Unlocking Financial Success: Embracing Your Investor Personality Type

: Explore how knowing your investor personality type influences financial decisions and improves strategies.
Understanding Behavioral Finance and Your Investment Style

You don’t need to be an expert to recognize that our financial decisions are often deeply influenced by our emotions. This connection is a primary focus of behavioral finance, which examines how various personality traits, emotional responses, and cognitive biases affect our investing habits. According to research, including insights from the CFA Institute, there are four main investor personality types, each characterized by specific behavioral biases. Knowing your investor personality type can be crucial in managing these biases and making more informed financial decisions and we’ll discuss each one in the article below.

Knowing Your Investor Personality Type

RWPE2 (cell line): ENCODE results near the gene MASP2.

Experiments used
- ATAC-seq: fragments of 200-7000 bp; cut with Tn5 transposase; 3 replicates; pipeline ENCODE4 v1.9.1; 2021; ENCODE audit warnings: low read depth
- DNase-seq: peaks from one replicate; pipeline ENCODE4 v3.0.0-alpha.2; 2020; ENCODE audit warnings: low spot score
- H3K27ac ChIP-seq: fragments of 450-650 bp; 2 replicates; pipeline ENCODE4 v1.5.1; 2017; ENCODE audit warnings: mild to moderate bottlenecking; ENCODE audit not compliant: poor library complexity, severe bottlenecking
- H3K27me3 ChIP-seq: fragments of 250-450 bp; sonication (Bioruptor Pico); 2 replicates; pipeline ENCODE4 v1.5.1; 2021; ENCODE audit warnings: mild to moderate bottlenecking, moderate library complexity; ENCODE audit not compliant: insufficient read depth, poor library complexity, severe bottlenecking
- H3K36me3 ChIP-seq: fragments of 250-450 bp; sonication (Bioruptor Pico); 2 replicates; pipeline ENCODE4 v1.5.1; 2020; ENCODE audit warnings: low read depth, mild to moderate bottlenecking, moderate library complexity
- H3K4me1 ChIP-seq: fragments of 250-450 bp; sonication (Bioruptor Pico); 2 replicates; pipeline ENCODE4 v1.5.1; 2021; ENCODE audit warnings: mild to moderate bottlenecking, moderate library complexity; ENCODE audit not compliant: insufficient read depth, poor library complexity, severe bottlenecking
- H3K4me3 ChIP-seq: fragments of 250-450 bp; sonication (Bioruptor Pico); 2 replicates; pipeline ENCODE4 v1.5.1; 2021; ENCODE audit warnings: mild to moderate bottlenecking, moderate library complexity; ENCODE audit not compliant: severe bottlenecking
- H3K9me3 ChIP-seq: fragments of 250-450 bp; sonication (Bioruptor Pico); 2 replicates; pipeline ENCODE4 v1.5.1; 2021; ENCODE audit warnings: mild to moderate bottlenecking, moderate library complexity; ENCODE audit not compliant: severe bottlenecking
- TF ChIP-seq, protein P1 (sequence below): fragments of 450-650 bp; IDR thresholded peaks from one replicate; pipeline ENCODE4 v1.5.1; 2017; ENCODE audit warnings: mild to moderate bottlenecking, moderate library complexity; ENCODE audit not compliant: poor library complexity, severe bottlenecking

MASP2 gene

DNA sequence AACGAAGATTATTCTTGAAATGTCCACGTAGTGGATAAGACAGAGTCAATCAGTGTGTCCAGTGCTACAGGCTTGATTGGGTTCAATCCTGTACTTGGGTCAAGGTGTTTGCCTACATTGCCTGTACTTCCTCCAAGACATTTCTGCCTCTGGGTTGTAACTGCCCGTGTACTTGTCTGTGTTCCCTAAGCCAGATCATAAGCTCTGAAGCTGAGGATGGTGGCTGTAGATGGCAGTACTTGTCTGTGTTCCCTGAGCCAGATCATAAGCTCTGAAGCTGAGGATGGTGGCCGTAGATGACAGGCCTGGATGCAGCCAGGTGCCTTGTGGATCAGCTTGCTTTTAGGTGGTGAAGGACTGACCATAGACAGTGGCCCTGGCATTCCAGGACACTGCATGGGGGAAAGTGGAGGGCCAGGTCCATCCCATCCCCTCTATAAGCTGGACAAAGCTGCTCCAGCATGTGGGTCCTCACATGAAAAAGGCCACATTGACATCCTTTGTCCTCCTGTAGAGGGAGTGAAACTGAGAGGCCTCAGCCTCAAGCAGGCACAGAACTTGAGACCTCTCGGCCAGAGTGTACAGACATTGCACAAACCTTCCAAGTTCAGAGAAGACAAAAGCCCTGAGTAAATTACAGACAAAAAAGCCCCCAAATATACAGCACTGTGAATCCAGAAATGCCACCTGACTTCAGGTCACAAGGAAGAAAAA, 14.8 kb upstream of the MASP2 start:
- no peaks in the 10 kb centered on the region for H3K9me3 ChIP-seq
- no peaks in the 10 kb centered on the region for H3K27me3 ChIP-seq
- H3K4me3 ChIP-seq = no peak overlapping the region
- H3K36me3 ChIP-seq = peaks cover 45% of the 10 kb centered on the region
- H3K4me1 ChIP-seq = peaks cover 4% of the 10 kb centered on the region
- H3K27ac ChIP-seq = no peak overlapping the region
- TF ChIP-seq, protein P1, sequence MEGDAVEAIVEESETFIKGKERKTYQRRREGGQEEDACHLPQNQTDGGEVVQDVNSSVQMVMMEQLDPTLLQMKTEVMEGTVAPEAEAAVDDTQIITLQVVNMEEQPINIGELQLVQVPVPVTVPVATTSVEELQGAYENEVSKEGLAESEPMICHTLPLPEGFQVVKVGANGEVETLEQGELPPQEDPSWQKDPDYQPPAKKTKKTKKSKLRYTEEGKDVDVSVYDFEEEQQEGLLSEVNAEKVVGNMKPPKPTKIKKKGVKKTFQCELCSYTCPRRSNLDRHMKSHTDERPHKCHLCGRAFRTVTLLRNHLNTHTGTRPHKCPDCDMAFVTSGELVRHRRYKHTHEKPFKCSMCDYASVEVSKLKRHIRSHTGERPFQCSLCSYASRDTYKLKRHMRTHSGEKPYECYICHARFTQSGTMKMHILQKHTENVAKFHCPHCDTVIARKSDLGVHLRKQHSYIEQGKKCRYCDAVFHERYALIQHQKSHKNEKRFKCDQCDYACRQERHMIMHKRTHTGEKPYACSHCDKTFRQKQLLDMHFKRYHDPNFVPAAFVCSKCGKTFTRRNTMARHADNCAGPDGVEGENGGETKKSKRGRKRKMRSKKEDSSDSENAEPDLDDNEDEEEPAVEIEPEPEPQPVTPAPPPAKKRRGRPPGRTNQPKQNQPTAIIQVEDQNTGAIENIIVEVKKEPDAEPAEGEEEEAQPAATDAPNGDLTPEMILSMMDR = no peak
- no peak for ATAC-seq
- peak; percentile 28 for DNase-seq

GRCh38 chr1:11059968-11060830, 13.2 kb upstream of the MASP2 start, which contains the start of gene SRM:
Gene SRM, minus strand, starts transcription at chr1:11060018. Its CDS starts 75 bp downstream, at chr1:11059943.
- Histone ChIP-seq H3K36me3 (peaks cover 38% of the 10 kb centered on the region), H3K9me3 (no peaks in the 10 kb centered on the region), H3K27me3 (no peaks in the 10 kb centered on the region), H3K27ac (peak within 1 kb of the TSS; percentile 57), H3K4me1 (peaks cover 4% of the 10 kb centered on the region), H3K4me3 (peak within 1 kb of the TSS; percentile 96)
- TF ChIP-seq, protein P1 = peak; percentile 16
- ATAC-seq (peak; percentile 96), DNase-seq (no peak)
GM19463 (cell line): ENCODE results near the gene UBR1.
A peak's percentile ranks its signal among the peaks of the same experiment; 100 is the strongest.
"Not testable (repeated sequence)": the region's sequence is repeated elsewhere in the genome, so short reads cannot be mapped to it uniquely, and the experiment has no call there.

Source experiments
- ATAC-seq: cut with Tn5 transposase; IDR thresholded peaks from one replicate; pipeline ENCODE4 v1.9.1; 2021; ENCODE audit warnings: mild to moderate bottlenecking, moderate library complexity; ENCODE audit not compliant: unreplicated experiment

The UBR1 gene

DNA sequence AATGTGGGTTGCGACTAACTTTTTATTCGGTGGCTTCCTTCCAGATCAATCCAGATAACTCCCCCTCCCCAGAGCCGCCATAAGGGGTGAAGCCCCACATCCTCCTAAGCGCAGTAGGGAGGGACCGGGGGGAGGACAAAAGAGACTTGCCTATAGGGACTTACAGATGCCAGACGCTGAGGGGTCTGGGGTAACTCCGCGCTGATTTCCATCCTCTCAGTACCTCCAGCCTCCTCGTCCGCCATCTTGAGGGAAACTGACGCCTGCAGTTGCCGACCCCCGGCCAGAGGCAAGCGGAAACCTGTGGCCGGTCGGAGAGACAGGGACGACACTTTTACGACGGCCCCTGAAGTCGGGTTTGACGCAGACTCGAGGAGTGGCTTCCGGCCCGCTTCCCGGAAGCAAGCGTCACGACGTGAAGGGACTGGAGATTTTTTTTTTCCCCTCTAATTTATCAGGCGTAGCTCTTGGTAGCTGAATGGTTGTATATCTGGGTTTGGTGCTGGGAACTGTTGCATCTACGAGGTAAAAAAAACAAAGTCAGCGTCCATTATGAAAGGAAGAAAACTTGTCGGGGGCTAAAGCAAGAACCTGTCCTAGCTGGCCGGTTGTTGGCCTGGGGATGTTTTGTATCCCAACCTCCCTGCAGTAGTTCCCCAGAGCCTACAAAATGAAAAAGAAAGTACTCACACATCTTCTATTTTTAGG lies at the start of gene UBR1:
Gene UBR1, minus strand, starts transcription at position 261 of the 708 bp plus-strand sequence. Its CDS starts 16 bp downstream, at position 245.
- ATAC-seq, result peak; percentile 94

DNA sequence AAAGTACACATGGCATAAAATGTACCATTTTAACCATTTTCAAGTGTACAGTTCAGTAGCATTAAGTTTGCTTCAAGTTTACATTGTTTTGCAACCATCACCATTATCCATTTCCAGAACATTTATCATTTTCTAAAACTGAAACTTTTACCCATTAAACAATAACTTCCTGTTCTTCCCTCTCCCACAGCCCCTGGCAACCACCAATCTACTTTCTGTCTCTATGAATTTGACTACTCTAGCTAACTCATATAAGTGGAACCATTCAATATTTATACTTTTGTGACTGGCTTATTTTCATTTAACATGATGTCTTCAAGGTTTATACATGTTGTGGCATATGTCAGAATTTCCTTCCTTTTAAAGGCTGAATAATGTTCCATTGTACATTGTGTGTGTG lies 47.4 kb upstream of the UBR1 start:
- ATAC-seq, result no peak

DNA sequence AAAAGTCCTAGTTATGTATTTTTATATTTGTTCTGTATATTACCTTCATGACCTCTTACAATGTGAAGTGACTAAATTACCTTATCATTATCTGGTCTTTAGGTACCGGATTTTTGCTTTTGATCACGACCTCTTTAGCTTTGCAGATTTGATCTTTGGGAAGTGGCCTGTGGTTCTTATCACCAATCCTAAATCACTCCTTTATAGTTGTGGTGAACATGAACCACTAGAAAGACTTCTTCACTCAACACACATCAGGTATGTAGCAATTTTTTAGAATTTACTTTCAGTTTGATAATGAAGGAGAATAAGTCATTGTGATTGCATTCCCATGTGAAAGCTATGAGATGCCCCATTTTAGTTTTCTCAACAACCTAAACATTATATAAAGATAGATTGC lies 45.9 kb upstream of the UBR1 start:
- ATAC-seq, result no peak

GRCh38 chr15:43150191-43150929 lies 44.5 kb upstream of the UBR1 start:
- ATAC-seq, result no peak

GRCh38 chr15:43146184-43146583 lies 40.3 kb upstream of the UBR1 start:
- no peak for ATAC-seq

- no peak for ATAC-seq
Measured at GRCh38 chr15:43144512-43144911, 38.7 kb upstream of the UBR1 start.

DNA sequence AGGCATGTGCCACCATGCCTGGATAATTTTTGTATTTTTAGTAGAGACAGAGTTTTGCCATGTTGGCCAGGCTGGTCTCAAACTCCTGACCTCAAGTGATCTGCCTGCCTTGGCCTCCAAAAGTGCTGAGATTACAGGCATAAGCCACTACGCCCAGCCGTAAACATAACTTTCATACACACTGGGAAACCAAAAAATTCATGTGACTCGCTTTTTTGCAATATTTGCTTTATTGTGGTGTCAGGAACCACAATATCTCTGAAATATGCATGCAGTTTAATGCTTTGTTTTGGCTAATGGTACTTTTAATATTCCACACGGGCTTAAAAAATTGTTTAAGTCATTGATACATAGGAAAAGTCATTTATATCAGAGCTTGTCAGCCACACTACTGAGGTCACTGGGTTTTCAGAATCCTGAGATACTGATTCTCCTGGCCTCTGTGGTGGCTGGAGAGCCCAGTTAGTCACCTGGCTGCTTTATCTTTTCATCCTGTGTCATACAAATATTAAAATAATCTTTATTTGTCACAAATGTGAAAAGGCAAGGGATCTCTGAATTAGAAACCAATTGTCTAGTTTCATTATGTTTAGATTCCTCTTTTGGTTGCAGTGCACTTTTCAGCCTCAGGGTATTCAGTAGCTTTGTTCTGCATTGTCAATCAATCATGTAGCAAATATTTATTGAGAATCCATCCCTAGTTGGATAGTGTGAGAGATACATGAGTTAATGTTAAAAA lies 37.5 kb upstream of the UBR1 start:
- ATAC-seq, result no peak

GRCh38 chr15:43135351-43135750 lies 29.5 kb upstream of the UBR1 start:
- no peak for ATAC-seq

Investor personality types may not be widely known, but by identifying which type resonates with you, you can better understand how your emotions and biases might be influencing your investment choices. Let’s explore these personality types to help you pinpoint your own and potentially refine your investment strategies.

Type #1: The Preserver

Investors who are concerned with financial security and prioritize preserving their wealth over taking big risks to grow their wealth are known as preservers. These cautious investors are typically slow-moving and deliberate in their financial decisions, taking the time to weigh out all the pros and cons before making any big choices. Preservers tend to watch their assets closely and obsessively monitor their short-term performance. They have a lot of anxiety about experiencing losses or making the wrong investment decisions.